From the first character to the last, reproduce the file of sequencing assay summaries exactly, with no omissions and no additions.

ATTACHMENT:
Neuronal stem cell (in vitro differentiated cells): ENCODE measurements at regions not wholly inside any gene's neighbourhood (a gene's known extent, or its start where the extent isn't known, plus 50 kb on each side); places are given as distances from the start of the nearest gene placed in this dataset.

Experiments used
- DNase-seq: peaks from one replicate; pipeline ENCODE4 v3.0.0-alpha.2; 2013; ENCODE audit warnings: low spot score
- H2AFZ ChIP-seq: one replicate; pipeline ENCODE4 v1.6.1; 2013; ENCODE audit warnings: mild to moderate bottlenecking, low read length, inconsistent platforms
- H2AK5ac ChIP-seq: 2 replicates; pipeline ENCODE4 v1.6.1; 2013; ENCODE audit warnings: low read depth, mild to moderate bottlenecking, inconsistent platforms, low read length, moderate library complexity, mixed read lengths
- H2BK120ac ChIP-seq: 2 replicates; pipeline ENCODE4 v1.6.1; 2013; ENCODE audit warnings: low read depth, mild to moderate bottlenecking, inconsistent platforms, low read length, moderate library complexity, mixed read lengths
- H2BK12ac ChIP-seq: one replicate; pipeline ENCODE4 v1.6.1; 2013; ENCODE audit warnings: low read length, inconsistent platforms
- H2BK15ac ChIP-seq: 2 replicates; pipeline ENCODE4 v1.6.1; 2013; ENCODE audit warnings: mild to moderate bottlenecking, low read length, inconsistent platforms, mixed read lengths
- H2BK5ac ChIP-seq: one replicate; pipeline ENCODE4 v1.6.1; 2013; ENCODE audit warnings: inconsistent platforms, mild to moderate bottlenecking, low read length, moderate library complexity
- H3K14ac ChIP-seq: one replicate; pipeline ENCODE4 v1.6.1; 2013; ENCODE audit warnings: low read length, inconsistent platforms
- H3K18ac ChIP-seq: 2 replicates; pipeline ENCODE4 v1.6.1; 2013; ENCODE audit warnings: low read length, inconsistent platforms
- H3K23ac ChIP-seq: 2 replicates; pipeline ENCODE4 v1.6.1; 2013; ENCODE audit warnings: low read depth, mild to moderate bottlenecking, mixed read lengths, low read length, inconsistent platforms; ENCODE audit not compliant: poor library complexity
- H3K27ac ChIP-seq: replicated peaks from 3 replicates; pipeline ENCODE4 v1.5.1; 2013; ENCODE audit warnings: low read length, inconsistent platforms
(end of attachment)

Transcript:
Neuronal stem cell (in vitro differentiated cells): ENCODE measurements at regions not wholly inside any gene's neighbourhood (a gene's known extent, or its start where the extent isn't known, plus 50 kb on each side); places are given as distances from the start of the nearest gene placed in this dataset.

Experiments used
- DNase-seq: peaks from one replicate; pipeline ENCODE4 v3.0.0-alpha.2; 2013; ENCODE audit warnings: low spot score
- H2AFZ ChIP-seq: one replicate; pipeline ENCODE4 v1.6.1; 2013; ENCODE audit warnings: mild to moderate bottlenecking, low read length, inconsistent platforms
- H2AK5ac ChIP-seq: 2 replicates; pipeline ENCODE4 v1.6.1; 2013; ENCODE audit warnings: low read depth, mild to moderate bottlenecking, inconsistent platforms, low read length, moderate library complexity, mixed read lengths
- H2BK120ac ChIP-seq: 2 replicates; pipeline ENCODE4 v1.6.1; 2013; ENCODE audit warnings: low read depth, mild to moderate bottlenecking, inconsistent platforms, low read length, moderate library complexity, mixed read lengths
- H2BK12ac ChIP-seq: one replicate; pipeline ENCODE4 v1.6.1; 2013; ENCODE audit warnings: low read length, inconsistent platforms
- H2BK15ac ChIP-seq: 2 replicates; pipeline ENCODE4 v1.6.1; 2013; ENCODE audit warnings: mild to moderate bottlenecking, low read length, inconsistent platforms, mixed read lengths
- H2BK5ac ChIP-seq: one replicate; pipeline ENCODE4 v1.6.1; 2013; ENCODE audit warnings: inconsistent platforms, mild to moderate bottlenecking, low read length, moderate library complexity
- H3K14ac ChIP-seq: one replicate; pipeline ENCODE4 v1.6.1; 2013; ENCODE audit warnings: low read length, inconsistent platforms
- H3K18ac ChIP-seq: 2 replicates; pipeline ENCODE4 v1.6.1; 2013; ENCODE audit warnings: low read length, inconsistent platforms
- H3K23ac ChIP-seq: 2 replicates; pipeline ENCODE4 v1.6.1; 2013; ENCODE audit warnings: low read depth, mild to moderate bottlenecking, mixed read lengths, low read length, inconsistent platforms; ENCODE audit not compliant: poor library complexity
- H3K27ac ChIP-seq: replicated peaks from 3 replicates; pipeline ENCODE4 v1.5.1; 2013; ENCODE audit warnings: low read length, inconsistent platforms